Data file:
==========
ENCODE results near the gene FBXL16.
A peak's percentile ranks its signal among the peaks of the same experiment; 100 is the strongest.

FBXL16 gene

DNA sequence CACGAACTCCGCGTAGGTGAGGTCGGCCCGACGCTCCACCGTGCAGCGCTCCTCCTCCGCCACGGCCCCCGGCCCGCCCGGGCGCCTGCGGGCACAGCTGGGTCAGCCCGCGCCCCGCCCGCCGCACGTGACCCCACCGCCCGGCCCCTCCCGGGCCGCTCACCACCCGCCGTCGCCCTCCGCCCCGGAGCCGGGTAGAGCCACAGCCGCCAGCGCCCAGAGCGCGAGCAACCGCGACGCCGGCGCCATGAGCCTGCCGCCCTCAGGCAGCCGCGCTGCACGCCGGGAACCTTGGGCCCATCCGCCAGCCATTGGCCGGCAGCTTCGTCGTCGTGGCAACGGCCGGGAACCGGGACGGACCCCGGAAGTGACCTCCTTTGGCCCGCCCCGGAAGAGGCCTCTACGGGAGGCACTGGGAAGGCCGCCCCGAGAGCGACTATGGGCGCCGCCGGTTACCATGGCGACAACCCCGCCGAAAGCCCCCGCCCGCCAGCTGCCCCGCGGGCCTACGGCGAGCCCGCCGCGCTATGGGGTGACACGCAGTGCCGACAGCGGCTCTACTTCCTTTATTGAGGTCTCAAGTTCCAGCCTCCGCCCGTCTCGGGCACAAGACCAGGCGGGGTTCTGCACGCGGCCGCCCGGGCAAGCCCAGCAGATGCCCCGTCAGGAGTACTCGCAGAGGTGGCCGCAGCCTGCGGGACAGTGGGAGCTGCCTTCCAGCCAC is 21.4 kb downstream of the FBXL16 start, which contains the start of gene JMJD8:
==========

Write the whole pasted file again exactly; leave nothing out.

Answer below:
ENCODE results near the gene FBXL16.
A peak's percentile ranks its signal among the peaks of the same experiment; 100 is the strongest.

FBXL16 gene

DNA sequence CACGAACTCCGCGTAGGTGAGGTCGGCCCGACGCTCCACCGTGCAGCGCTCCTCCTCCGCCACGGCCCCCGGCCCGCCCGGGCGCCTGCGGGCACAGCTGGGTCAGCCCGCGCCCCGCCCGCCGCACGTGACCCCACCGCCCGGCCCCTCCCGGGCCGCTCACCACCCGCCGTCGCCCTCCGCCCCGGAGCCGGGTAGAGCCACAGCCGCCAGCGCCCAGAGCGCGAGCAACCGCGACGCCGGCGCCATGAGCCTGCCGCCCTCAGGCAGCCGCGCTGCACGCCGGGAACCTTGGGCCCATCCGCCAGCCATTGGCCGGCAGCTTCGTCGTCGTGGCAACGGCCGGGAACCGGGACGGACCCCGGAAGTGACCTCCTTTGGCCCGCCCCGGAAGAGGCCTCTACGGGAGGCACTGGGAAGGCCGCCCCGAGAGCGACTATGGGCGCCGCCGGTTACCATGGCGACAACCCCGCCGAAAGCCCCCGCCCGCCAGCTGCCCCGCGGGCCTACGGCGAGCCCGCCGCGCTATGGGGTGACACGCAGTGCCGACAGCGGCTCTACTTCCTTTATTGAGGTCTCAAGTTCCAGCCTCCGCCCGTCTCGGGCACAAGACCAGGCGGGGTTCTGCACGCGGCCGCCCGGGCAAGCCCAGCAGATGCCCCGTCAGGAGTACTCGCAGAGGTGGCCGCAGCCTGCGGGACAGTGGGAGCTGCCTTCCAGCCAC is 21.4 kb downstream of the FBXL16 start, which contains the start of gene JMJD8: